Applications for leave to appeal in Moyo and Sonti will be argued this morning in the Pretoria High Court. The case concerns section 1(1)(b) of the Intimidation Act, which General Alfred Moyo and the Centre for Applied Legal Studies are arguing should be declared unconstitutional and invalid.

  • Read SERI's heads of argument here.
  • Read more about the case here.

Lwazi Mtshiyo and Tim Fish Hodgson have written a timely reminder in the Business Day that more than 1500 days after the massacre of 37 striking workers in Marikana, their families and communities have still recieved no apology from the state, or the British mining company, Lonmin. Mtshiyo and Fish Hodgson suggest:

"The massacre has also broken, and will continue to break and bend, complex social cultures in a sudden, painful and inorganic way. Mineworkers were not only breadwinners for their families but often pillars of strength or crucial cogs in their communities. Their loss is felt deeply and widely.

As we commemorate the Sharpeville massacre and its victims, we remember the Marikana massacre and its litany of victims.

It is time for Lonmin and the state to apologise publicly for the Marikana massacre. Any less would be a failure to acknowledge the depth of the harms that have been caused under their watch. Any less would be cheapening the mineworkers and their loved ones’ constitutional rights to human dignity and to be treated with care and concern."

  • Read the full op-ed here.
  • Watch SERI's new short film on bringing the truth about Marikana back to the people to whom it belongs here.

Static Image Day 2

The families of the mineworkers killed at Marikana, mineworkers and members of the Slovo Park Community Development Forum (SPCDF), with the support of the Marikana Support Campaign, are gathered today in Slovo Park to commemorate the Sharpeville and Marikana massacres.

The event includes the launch of a new SERI short film, Bringing the Truth Home. The film highlights the pain and struggles of mineworkers and the victims’ families in the wake of the Farlam Commission of Inquiry report, which was released in June 2015. The event will raise awareness about the slow progress of the state and Lonmin in ensuring that there is justice for the victims of Marikana. The victims’ families have emphasised the depth of the harms done to themselves as dependants and the social fabric in their communities more broadly.

Watch the film below, or on our YouTube channel here.

 

At 9h30 on Human Rights Day, 21 March 2017, families of the mineworkers killed at Marikana, mineworkers and members of the Slovo Park Community Development Forum (SPCDF), with the support of the Marikana Support Campaign, will gather in Slovo Park to commemorate the Sharpeville and Marikana massacres.

 The event will include a screening of Miners Shot Down and the launch of a new SERI short film, Bringing the Truth Home. Bringing the Truth Home highlights the pain and struggles of mineworkers and the victims’ families in the wake of the Farlam Commission of Inquiry report, which was released in June 2015. These screenings will be followed by discussions between the SPCDF and representatives of the mineworkers and the victims’ families.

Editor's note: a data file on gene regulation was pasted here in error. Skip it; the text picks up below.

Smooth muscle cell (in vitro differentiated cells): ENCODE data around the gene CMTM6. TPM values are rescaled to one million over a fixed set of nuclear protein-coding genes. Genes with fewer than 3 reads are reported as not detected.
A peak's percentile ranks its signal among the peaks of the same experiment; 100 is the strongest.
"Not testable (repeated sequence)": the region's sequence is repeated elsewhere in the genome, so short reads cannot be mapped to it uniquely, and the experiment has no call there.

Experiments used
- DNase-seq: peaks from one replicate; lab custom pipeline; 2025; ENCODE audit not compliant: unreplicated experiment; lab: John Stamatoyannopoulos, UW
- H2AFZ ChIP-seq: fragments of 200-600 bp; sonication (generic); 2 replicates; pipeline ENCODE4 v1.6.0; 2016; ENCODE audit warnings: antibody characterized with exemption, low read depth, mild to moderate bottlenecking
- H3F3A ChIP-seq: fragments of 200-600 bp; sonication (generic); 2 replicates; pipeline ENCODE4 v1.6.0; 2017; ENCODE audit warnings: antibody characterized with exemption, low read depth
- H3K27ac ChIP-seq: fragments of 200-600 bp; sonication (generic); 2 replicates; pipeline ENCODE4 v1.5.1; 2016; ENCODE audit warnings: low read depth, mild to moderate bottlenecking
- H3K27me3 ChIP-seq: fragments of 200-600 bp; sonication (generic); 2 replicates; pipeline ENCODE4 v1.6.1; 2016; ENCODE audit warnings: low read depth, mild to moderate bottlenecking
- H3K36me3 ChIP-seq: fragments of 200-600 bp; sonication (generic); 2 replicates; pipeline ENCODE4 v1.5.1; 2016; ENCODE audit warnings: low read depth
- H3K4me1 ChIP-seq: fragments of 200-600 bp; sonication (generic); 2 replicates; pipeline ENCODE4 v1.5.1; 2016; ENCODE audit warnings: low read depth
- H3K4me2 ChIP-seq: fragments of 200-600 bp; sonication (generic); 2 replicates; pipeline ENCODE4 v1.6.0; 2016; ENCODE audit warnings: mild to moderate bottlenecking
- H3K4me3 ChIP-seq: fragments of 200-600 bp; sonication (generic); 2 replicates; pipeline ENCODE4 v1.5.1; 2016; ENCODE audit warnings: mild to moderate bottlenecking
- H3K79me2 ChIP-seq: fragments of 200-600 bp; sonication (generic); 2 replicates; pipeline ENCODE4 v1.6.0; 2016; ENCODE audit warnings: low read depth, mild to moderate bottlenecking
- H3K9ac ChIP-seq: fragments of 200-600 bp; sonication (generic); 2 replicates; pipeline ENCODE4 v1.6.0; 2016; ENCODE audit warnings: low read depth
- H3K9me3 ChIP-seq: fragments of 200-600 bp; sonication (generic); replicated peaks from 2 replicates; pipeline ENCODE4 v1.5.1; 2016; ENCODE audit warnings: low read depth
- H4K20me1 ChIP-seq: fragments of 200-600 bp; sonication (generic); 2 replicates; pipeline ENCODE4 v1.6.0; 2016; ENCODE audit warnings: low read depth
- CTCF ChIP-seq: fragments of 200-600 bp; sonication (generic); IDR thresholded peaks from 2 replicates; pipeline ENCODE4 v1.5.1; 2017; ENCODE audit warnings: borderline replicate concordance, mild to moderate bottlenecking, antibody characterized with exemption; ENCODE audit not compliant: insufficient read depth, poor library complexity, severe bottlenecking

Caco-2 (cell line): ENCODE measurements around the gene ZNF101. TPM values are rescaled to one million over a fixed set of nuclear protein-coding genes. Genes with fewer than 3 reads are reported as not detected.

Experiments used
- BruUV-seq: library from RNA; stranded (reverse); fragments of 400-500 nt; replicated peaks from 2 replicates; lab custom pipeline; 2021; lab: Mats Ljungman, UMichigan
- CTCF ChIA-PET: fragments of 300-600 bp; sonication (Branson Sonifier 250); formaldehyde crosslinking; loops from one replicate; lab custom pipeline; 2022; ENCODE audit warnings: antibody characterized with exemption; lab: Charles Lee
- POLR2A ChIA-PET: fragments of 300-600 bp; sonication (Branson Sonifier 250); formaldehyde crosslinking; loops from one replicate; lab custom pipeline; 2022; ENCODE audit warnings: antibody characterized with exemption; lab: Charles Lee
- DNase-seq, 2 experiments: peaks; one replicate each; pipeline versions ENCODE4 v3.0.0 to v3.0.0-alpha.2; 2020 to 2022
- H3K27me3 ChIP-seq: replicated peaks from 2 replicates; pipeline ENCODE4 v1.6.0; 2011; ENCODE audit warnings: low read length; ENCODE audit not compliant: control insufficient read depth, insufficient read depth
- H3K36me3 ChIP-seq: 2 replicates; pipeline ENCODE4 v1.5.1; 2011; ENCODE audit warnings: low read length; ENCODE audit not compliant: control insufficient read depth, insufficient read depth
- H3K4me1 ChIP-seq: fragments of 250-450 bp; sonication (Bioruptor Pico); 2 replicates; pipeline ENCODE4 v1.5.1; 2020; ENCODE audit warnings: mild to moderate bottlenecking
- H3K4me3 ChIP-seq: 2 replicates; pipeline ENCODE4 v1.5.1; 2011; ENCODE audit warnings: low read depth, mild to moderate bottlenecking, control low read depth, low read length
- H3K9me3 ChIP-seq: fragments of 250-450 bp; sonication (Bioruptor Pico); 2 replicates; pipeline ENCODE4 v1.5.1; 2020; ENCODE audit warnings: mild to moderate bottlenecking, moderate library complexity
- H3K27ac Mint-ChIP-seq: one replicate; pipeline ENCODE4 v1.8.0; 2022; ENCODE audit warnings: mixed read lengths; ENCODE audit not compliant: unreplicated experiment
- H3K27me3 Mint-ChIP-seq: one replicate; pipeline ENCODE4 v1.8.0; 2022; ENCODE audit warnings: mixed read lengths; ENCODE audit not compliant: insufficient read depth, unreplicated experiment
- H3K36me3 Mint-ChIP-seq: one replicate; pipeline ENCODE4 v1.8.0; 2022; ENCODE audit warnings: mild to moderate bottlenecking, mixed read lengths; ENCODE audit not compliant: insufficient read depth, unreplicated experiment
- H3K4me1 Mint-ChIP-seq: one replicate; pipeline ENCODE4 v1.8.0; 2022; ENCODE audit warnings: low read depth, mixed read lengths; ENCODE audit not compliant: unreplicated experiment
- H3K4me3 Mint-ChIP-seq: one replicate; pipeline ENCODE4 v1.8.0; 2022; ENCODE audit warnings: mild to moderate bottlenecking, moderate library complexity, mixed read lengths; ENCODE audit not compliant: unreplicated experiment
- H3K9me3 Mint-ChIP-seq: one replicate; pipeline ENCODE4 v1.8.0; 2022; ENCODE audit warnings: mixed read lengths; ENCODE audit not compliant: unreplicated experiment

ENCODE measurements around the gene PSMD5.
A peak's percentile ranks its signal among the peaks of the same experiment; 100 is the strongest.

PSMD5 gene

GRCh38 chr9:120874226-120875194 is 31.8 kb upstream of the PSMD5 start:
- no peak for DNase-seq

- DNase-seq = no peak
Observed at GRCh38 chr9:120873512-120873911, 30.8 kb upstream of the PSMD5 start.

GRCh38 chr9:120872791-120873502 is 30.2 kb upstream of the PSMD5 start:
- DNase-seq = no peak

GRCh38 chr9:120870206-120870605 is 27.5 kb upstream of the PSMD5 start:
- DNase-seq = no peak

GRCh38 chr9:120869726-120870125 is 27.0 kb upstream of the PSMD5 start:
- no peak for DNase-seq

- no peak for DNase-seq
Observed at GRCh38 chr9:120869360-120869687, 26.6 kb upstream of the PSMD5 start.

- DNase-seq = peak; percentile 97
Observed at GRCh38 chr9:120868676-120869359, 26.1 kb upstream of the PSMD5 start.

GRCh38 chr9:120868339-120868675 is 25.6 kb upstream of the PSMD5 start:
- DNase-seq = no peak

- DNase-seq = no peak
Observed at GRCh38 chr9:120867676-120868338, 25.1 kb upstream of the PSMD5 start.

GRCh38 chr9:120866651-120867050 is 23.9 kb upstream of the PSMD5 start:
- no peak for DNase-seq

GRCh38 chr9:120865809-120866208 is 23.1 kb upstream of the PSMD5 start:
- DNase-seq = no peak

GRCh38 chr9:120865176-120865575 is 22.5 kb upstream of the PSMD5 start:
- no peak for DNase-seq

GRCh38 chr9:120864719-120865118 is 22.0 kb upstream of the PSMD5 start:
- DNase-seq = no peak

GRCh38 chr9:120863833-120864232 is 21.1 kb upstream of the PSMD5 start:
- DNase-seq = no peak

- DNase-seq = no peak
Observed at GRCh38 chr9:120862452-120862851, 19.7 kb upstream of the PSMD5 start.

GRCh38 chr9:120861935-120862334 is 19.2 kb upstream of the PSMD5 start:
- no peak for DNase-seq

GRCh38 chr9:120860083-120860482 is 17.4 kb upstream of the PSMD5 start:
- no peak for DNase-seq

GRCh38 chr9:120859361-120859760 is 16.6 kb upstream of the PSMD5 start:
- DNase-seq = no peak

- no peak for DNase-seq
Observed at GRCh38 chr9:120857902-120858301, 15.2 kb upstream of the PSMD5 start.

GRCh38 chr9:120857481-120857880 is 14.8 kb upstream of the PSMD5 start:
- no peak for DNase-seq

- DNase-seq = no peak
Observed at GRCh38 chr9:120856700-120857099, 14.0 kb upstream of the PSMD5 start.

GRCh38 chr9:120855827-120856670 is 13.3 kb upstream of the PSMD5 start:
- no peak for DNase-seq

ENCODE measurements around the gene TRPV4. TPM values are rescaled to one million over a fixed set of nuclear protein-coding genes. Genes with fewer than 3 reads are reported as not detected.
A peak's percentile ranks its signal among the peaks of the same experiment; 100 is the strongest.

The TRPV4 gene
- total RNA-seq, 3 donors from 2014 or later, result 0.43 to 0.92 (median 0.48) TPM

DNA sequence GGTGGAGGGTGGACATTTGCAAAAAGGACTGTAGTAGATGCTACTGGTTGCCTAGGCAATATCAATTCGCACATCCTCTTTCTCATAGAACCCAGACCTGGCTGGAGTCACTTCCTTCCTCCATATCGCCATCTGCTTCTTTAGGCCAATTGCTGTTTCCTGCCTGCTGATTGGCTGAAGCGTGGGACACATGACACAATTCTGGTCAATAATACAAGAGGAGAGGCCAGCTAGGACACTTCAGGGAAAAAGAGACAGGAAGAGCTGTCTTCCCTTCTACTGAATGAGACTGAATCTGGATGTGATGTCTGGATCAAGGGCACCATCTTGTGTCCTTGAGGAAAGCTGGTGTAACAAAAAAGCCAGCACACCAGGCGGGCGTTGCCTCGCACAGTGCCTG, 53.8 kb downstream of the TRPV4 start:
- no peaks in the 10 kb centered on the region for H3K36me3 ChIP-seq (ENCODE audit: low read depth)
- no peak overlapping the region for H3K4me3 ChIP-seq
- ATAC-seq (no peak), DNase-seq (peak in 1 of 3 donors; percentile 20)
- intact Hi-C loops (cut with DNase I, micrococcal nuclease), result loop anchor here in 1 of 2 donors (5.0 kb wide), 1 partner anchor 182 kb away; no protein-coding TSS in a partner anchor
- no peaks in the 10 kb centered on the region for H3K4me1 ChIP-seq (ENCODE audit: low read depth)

The event kick starts a week-long campaign to raise awareness about the slow progress of the state and Lonmin in ensuring that there is justice for the victims of Marikana. The victims’ families have emphasised the depth of the harms done to themselves as dependants and the social fabric in their communities more broadly.

This week-long campaign will conclude on 24 March 2017, which also marks the International Day for the Right to the Truth concerning Gross Human Rights Violations and for the Dignity of Victims. On this day, SERI will launch a web-archive which brings together a comprehensive set of exhibits and transcripts from the Farlam Commission in a single, easily navigable and freely accessible location.

  • Read the full media alert here.

Static Image Day

On Wednesday 22 March 2017 from 10:30 to 12:30, SERI, in partnership with the South African Informal Traders Forum (SAITF), is launching a new resource guide for informal traders in Johannesburg. The launch will take place at the Gauteng Provincial Legislature (corner of President Street and Harrison Street, Johannesburg). The resource guide is called Informal Trade in Johannesburg: Your Rights. 

Informal traders make a living in hostile environments, and local governments do not protect the rights of people making a living informally in the same way that they do those working in the formal sector. Despite this, informal traders have found novel ways to hold local authorities to account. If traders are aware of their rights and how to protect them, they are better placed to resist illegal harassment and clamp downs on their businesses.

Informal Trade in Johannesburg: Your Rights is a resource guide for informal traders making a living in Johannesburg which spells out what their rights are, and what avenues are available to ensure those rights are protected.

  • Read the full media alert here.

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